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Bacterial Protein Translocation & Pathogenesis

Bacterial Protein Translocation & Pathogenesis

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Bacterial Protein Translocation & Pathogenesis

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  1. Bacterial Protein Translocation & Pathogenesis David R. Sherman HSB G-153 221-5381 dsherman@u.washington.edu

  2. Lecture outline • Cellular addresses • Getting stuck in the membrane: YidC • Crossing the inner membrane: • Sec-dependent • SRP • Sec B • TAT-mediated • Crossing the outer barrier - specialized secretion systems • An example in gram (+) bacteria (paper discussion)

  3. Protein destinations Approx 10% of proteins cross at least the inner membrane. Approx 30% of proteins are membrane associated.

  4. Machinery of bacterial protein translocation Cytosolic membrane (Gram +/-): YidC. Sec machinery. Tat translocation. Cell wall (Gram +/-): very little known. Outer membrane (Gram -): several specialized systems. Much better studied in Gram-negatives.

  5. Membrane insertion via YidC • Multi-pass membrane protein. • Needed for insertion of some (all?) membrane proteins. • Can act alone or w/ Sec YEG. • Signal sequence at N-terminus. • Evolutionary origin of secretion?

  6. Across the cytoplasmic membrane -- the Sec machinery General features: Sec YEG: heterotrimeric pore-forming membrane proteins. SecA: membrane-associated ATPase. Substrates are generally unfolded. Substrates have a signal peptide: usually N-terminal 1(+) basic AAs followed by10-20 hydrophobic AAs

  7. SecYEG topology 9:494-500, 2001 Homologous to eukaryotic Sec61p complex.

  8. SRP-mediated translocation SRP: homologous to eukaryotic SRP Ffh (54 homolog) 48kDa GTPase ffs (4.5S RNA) essential for cell viability Recognizes ribosome-bound nascent membrane proteins. Substrate recognition is via signal sequence. SecA is NOT needed for membrane association, but IS needed for translocation.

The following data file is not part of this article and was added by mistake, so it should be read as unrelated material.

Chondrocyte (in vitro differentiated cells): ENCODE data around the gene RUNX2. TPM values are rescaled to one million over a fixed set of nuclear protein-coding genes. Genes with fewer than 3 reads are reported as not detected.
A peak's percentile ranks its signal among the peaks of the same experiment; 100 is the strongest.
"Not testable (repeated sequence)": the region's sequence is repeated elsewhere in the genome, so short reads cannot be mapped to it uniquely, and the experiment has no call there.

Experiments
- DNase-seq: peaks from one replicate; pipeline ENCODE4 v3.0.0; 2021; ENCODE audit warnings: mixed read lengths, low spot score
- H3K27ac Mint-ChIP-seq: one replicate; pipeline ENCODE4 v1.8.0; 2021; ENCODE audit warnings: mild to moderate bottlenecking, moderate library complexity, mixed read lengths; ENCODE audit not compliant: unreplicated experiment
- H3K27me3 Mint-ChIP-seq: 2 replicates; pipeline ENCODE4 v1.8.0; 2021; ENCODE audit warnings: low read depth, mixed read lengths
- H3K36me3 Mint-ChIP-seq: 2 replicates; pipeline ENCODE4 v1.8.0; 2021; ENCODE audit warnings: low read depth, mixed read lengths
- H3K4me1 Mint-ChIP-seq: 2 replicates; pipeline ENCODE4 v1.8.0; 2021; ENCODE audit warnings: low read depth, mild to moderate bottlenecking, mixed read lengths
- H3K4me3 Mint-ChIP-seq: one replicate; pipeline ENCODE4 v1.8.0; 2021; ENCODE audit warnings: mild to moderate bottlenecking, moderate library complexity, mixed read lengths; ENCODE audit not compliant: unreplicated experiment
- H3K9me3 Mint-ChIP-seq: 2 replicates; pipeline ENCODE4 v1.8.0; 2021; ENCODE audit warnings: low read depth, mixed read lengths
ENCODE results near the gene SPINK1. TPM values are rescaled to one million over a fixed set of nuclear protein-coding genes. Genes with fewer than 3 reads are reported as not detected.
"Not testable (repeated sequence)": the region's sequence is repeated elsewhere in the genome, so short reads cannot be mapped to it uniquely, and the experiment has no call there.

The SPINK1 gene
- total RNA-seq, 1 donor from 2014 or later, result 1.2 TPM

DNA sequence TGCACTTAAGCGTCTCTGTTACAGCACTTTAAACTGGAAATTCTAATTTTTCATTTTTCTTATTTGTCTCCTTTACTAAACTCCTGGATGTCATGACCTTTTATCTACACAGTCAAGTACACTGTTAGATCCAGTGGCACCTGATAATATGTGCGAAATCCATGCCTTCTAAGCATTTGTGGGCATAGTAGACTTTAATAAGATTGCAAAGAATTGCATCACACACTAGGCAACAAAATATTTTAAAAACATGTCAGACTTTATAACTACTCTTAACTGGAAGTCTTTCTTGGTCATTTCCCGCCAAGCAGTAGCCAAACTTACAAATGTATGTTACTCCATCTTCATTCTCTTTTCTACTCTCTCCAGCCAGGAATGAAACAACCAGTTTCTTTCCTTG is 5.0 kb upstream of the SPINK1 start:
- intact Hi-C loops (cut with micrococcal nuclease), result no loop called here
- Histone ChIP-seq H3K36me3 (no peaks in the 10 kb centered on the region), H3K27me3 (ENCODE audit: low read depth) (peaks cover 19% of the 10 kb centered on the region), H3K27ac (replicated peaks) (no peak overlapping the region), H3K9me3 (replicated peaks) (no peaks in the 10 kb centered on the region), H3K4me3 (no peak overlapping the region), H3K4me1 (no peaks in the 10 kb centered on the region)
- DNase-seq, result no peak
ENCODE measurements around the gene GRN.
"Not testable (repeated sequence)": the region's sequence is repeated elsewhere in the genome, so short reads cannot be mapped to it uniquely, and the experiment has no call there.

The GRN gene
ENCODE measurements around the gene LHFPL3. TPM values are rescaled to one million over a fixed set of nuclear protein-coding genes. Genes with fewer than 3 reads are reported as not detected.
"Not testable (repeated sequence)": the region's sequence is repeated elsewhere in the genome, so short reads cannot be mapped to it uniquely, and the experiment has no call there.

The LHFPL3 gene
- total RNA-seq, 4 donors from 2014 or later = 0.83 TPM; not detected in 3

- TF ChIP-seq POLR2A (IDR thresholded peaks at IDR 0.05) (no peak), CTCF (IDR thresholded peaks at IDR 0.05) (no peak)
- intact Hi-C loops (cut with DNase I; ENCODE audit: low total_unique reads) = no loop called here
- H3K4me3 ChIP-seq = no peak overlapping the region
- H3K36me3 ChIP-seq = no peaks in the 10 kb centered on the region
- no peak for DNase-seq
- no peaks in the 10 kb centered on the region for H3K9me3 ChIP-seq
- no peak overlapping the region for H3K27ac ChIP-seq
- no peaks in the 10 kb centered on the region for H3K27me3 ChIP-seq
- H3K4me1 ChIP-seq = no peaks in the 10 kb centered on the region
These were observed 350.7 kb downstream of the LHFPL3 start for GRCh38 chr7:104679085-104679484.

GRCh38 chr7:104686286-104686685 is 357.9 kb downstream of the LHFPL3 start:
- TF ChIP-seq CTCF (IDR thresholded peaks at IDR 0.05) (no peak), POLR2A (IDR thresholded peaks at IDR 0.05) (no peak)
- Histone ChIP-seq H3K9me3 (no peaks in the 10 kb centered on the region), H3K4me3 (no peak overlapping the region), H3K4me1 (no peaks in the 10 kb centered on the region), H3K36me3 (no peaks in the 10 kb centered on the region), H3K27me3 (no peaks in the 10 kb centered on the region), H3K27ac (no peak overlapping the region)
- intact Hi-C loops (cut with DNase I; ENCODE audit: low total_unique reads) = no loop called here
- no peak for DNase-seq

9. SRP targeting

  10. SecB-mediated translocation SecB: acidic, cytosolic chaperone. recognizes “mature”, unfolded proteins. destination -- periplasm, outer membrane or beyond. Substrate recognition is NOT via the signal sequence. Binding motif: ~9 AAs long. hydrophobic and basic. acidic AAs strongly disfavored.

  11. SecB protein targeting Nat Struct Biol. 2001 8(6):492-8.

  12. Sec interactions 9:494-500, 2001

  13. Twin-arginine (Tat)-mediated protein translocation Independent of the Sec system. TatA and TatC are essential. Transports folded proteins. Not found in eukaryotes; some bacteria. # of Tat substrates per organism varies very widely -- None (Clostridium tetani, Fusobacterium) 145 (Streptomyces coelicolour)

  14. Twin-arginine (Tat)-mediated protein translocation Targeting signal (in the first 35 AAs) has 3 regions: N-term is positively charged (S/T)-R-R-x-F-L-K hydrophobic a-helical domain C (cleavage) domain. TATFIND 1.2

  15. Inner membrane hierarchy • Co-translational: • SecYEG; Sec A, SRP • Very hydrophobic N-terminal signal • Newly synthesized, unfolded: • SecYEG, SecA, SecB • Hydrophobic N-terminal signal • Fully folded: • Tat, Hydrophobic N-terminal signal w/ RR • Very little cross-talk!